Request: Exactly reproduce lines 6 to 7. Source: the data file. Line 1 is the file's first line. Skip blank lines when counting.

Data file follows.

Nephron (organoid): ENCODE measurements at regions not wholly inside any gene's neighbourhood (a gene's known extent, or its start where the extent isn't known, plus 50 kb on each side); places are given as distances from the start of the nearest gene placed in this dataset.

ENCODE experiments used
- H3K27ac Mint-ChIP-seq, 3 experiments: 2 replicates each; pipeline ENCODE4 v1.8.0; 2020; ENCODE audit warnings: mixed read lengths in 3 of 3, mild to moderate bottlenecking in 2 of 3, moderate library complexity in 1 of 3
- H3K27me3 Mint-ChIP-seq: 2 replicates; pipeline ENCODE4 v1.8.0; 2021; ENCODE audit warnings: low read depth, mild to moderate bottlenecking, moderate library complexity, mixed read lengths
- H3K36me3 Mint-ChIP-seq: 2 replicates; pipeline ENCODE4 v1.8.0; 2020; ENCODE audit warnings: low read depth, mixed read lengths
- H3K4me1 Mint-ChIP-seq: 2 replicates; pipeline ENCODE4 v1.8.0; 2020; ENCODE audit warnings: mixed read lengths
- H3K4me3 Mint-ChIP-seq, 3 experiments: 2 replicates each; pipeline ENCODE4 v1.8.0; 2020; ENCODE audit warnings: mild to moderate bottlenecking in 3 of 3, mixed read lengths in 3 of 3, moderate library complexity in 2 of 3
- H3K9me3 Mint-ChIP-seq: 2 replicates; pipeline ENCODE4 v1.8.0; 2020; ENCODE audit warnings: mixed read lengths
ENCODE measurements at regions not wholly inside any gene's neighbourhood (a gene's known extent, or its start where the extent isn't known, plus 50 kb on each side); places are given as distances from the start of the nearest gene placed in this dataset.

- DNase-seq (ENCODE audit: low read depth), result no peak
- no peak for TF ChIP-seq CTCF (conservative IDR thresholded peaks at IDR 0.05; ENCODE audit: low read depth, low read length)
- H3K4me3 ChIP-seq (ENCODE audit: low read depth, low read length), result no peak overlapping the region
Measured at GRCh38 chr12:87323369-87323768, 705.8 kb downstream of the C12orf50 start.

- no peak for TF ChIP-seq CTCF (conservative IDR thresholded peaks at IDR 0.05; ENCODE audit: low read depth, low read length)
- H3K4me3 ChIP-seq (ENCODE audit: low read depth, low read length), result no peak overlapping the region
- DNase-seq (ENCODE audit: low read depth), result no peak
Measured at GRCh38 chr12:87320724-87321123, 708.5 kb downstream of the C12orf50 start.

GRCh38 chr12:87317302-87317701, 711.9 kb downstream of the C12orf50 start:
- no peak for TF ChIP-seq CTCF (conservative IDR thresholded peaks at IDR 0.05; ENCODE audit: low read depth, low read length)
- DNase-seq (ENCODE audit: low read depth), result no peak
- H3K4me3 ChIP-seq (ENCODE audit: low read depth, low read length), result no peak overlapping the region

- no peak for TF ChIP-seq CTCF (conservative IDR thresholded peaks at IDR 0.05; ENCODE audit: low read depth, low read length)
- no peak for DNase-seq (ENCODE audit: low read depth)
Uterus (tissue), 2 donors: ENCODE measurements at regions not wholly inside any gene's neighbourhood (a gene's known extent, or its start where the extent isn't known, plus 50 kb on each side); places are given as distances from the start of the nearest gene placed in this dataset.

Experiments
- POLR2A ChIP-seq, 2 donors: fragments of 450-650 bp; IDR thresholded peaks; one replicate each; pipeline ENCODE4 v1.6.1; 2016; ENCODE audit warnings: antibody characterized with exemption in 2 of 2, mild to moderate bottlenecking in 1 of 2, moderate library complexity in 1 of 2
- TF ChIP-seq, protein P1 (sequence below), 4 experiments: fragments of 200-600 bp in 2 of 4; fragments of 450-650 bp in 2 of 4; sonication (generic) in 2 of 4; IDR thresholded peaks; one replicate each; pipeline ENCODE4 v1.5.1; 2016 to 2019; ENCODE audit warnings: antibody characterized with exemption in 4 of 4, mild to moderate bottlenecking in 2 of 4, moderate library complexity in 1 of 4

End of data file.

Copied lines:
- H3K4me1 Mint-ChIP-seq: 2 replicates; pipeline ENCODE4 v1.8.0; 2020; ENCODE audit warnings: mixed read lengths
- H3K4me3 Mint-ChIP-seq, 3 experiments: 2 replicates each; pipeline ENCODE4 v1.8.0; 2020; ENCODE audit warnings: mild to moderate bottlenecking in 3 of 3, mixed read lengths in 3 of 3, moderate library complexity in 2 of 3